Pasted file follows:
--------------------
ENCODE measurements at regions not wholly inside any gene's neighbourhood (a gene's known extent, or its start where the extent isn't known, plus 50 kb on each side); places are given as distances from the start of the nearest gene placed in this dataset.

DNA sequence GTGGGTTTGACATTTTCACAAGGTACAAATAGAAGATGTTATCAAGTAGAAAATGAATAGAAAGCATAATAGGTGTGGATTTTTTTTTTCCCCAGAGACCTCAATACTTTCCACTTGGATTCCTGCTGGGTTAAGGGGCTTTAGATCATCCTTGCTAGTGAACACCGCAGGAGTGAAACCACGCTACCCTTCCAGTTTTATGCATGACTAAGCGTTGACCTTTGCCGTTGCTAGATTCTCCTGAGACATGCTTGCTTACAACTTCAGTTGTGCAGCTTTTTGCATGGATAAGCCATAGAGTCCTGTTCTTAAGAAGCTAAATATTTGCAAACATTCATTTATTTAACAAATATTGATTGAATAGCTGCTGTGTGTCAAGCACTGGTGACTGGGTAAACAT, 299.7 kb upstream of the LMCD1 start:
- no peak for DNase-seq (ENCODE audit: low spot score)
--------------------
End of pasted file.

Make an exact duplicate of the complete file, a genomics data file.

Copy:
ENCODE measurements at regions not wholly inside any gene's neighbourhood (a gene's known extent, or its start where the extent isn't known, plus 50 kb on each side); places are given as distances from the start of the nearest gene placed in this dataset.

DNA sequence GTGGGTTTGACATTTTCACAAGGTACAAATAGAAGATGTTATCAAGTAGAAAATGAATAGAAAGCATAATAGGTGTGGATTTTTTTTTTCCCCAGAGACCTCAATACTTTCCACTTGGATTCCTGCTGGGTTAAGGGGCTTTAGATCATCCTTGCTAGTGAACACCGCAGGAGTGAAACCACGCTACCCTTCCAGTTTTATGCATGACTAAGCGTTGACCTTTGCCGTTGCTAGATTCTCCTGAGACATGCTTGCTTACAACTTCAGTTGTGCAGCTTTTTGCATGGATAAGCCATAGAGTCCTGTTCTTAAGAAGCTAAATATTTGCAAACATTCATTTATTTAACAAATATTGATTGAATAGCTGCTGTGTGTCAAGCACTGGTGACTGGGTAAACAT, 299.7 kb upstream of the LMCD1 start:
- no peak for DNase-seq (ENCODE audit: low spot score)